The hall, which measures 172 by 335 feet, has 134 sandstone columns. The two rows flanking the central axis are higher than the others to elevate the roof and allow clerestory light. The images on the columns and surrounding walls represent processions, coronations, and, as here, pharaonic offerings to the gods.
The walls of the hall have similar imagery.
The sacred bark of Amun.
The north wall of the hall carries historical and political imagery.
Here, for example, Tuthmose III holds captives by the hair while clubbing them. An inscription reads: "He slays with a club the prisoners of the two conquesred nations in the presence of Amunre" (Weeks, Treasures of Luxor, p. 189).
On the same wall, Sety I, conqueror of the Hittites, smiles for posterity while driving prisoners back to Thebes as a gift to Amun-Ra. An inscription reads, "...he rejoices to begin battle, he is delighted to enter into it, his heart is satisfied at seeing blood, he cuts off the heads of the rebellious-hearted, he loves an hour of battle more than a day of rejoicing. His majesty slays them one at a time. He leaves not a limb among them, and he that escapes his hand as a living captive is carried off to Egypt." (Weeks, p. 87.)
We're come to the southeast corner of the central enclosure, an area where the priests of the temple lived.
On this same southern side, but here slightly more to the west, we look north over the Ninth Pylon toward the central axis.
Work on this pylon, marking an axis established by Queen Hatshepsut, is coming along very slowly. Published photographs from 2000 are hardly different than this one from 2008. The work is done by the Franco-Egyptian Mission.
Still farther west in this southern side of the central enclosure is the hypostyle hall of the Temple of Khonsu.
South of the hall is this gate in the wall of the central enclosure. It's called the gate of Ptolemy III Euergetes or the Bab el-Amara. An avenue of sphinxes stretched from here to Luxor. Some survive.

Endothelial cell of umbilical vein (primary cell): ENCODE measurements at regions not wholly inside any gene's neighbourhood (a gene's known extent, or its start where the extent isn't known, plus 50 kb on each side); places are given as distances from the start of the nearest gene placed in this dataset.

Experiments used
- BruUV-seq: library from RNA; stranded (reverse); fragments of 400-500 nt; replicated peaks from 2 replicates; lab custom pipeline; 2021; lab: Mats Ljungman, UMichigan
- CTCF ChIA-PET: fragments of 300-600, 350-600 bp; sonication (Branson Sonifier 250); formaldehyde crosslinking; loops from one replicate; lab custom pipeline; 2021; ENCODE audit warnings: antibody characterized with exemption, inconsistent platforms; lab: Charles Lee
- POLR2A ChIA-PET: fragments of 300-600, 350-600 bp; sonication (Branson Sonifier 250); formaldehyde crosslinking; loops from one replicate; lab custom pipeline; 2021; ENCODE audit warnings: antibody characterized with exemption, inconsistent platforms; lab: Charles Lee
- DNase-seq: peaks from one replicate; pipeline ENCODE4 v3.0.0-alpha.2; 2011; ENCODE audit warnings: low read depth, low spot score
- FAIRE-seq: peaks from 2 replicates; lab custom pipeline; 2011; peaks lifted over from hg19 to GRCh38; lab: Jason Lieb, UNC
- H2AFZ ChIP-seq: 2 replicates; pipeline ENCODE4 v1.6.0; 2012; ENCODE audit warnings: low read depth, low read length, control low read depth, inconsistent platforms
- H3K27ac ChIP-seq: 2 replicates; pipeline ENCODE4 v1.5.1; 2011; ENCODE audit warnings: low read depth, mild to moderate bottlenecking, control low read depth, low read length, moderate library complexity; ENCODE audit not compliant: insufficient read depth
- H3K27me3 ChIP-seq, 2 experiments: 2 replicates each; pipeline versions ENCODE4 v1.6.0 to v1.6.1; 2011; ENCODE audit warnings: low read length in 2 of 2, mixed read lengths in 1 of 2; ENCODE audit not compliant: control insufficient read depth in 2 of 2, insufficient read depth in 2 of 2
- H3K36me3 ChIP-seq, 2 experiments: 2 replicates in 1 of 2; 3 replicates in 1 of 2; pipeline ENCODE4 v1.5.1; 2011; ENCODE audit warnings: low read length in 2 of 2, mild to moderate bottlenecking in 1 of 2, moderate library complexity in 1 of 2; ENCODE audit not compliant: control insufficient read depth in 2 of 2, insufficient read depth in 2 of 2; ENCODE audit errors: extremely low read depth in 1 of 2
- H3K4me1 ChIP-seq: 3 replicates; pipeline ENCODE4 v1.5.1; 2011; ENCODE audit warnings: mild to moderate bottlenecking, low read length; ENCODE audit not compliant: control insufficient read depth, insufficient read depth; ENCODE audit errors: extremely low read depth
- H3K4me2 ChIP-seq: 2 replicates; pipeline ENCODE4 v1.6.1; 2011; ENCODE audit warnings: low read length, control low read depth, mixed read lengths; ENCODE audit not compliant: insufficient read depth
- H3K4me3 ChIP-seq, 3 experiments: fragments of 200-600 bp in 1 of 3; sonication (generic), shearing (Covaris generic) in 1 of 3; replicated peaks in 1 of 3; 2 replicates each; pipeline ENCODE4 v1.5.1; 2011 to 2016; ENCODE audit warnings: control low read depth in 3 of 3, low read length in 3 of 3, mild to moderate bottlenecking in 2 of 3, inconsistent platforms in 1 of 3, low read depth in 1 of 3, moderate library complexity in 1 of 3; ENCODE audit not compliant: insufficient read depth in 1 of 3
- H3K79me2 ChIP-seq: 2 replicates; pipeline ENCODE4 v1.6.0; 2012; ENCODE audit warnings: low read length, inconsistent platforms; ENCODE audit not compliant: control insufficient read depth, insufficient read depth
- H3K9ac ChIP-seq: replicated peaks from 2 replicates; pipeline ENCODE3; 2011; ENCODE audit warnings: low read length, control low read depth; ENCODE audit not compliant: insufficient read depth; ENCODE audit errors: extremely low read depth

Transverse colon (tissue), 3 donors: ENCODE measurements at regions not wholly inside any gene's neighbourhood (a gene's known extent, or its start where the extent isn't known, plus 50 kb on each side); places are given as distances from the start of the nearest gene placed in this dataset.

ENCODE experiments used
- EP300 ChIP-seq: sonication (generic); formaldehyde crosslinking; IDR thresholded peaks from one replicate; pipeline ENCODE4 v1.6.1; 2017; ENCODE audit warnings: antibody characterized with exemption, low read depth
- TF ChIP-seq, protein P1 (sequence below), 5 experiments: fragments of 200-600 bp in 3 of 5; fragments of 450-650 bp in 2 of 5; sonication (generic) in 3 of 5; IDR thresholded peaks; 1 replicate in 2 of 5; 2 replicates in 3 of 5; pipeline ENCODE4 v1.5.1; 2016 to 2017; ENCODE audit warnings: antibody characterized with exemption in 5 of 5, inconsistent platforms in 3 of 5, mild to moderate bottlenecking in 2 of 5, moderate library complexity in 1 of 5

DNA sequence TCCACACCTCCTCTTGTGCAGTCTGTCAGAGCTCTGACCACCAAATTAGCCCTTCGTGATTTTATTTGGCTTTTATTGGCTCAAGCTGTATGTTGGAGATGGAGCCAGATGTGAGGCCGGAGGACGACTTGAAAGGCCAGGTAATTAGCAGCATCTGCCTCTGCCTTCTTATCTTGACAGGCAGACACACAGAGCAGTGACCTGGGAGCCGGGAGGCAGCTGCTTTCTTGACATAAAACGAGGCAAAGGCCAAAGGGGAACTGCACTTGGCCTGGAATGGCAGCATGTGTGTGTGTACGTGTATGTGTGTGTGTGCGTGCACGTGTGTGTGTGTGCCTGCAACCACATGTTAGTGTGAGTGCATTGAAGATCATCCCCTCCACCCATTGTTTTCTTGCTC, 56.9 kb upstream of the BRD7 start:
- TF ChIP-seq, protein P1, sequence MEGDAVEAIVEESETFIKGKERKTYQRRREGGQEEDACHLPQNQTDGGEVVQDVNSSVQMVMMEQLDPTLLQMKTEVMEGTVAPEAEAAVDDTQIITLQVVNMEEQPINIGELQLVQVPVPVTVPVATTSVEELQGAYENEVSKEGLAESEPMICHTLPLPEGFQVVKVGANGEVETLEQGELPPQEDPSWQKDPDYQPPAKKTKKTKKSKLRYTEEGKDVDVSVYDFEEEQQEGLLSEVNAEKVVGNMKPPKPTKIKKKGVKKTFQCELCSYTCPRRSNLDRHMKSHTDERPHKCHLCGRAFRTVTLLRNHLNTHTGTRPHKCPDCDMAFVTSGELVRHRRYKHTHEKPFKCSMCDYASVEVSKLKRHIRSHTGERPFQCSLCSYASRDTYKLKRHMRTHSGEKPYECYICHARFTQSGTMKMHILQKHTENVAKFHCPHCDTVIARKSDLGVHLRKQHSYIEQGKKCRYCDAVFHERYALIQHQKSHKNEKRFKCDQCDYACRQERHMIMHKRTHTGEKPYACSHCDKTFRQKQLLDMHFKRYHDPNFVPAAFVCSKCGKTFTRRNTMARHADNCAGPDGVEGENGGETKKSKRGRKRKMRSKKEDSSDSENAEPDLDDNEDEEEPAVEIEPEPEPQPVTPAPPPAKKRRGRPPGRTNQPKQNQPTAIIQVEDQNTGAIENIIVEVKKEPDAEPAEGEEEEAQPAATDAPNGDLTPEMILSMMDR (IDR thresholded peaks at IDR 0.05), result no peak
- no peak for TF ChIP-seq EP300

Looking north over the Temple of Khonsu toward the central axis. In the distance on the left is a solitary column. Let's go over there and look east.
We're back to the central axis, but this time in the second forecourt of the Temple of Amun and looking at what remains of the second pylon. The column is the only one that survives of ten that formed a huge, unroofed kiosk, purpose unknown.
This statue of Ramses II, with his daughter Princess Bint-anta at his feet, stands before the second pylon. It's been moved here; only the feet remain of the figure to the right, which shows the king striding forward.
We're in a small building supported by massive square pillars. This is the White Chapel, originally a shrine built by Sesostris I but later recycled as fill for the Third Pylon, from which it was excavated, block by block, in the 1930s, then reassembled. Here Sanusret I approaches an ithyphallic Amen.
Still another: Alexander the Great offers bread to Montu, the Lord of Thebes, distinguished by the solar disk and twin plumes.
This is the so-called Red Chapel of Hatshepsut, built of blocks found in 1898 near the third pylon but only reassembled in 2000.
The contrast of red quartzite and black granite is dramatic.
Water to wash the god.